I’m not sure I agree that animals are not also cooperative, but I do agree that cooperation is often nudged by social status and public observability, which makes it a mighty lever.
This brings us to the mutual aid theories of Peter Kropotkin, a multi-hyphenate who died in 1921.
His story is long, strange and fascinating. He spent some formative years in Siberia, observing the wildlife and Indigenous People in that harsh environment. He came to the conclusion that there were behavioral and evolutionary forces at work that defied “social darwinism,” the theory that life is a ruthless game of survival of the fittest. Kropotkin observed what he called mutual aid, in which Indigenous People and animals helped one another to survive. They engaged in cooperation rather than competition red in tooth and claw. This led him to believe we have an evolved tendency to work together…an aspect of Darwin’s theory that had been often overlooked.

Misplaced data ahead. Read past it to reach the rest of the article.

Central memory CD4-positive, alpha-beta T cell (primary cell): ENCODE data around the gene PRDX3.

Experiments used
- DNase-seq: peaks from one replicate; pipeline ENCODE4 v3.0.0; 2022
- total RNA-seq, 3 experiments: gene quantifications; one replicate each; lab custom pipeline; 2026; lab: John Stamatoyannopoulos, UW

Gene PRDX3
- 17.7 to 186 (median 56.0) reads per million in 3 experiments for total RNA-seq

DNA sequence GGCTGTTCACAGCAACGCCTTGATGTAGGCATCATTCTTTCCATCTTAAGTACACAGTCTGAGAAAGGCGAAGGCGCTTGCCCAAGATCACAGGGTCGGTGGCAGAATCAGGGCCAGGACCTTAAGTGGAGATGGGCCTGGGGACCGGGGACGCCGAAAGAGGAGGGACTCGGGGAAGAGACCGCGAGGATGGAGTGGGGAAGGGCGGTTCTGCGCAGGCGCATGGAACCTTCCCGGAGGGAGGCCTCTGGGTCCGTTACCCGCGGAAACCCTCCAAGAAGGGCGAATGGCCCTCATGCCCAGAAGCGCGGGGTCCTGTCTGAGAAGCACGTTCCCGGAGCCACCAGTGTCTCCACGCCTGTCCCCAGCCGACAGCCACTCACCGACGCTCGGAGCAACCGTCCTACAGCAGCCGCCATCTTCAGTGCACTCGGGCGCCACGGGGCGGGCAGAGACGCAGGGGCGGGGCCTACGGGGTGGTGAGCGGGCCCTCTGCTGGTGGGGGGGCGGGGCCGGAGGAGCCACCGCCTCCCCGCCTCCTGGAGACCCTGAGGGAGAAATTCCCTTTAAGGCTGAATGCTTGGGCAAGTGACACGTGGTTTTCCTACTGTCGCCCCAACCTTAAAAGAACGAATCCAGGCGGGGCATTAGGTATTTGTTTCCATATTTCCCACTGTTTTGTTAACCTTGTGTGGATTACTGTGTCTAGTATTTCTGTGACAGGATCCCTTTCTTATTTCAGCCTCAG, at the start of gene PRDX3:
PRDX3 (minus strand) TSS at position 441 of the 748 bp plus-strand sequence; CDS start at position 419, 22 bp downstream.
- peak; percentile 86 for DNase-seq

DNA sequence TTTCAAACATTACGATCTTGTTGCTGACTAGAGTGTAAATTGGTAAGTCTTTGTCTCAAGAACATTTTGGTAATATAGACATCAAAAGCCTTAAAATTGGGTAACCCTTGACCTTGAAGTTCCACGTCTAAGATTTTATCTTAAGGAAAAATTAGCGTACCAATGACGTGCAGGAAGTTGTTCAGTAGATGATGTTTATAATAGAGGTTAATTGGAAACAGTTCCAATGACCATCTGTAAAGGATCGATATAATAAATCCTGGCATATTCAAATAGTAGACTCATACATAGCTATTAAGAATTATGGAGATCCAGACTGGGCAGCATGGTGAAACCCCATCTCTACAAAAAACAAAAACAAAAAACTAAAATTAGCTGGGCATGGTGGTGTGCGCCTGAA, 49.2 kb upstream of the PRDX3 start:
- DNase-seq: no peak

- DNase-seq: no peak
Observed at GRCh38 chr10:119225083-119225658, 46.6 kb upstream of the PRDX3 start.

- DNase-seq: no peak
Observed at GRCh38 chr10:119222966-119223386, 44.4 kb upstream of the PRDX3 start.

This informed Kropotkin’s opinion that people don’t need big governments to work together. For these anarchist views he was arrested in Russia and France. (In Russia he escaped from prison with the help of a friend and they went to a fancy restaurant: “They’ll never think to look for me here.”) He eventually spent time in England, becoming a friend of George Bernard Shaw and William Morris. He was not a Marxist — he believed that labor should be viewed as more than a mere commodity. I certainly don’t subscribe to all his views — he’s a bit of a rebellious revolutionary anarchist wild card — but I suspect he might like the gold star approach.
Additional reporting by Eric Krebs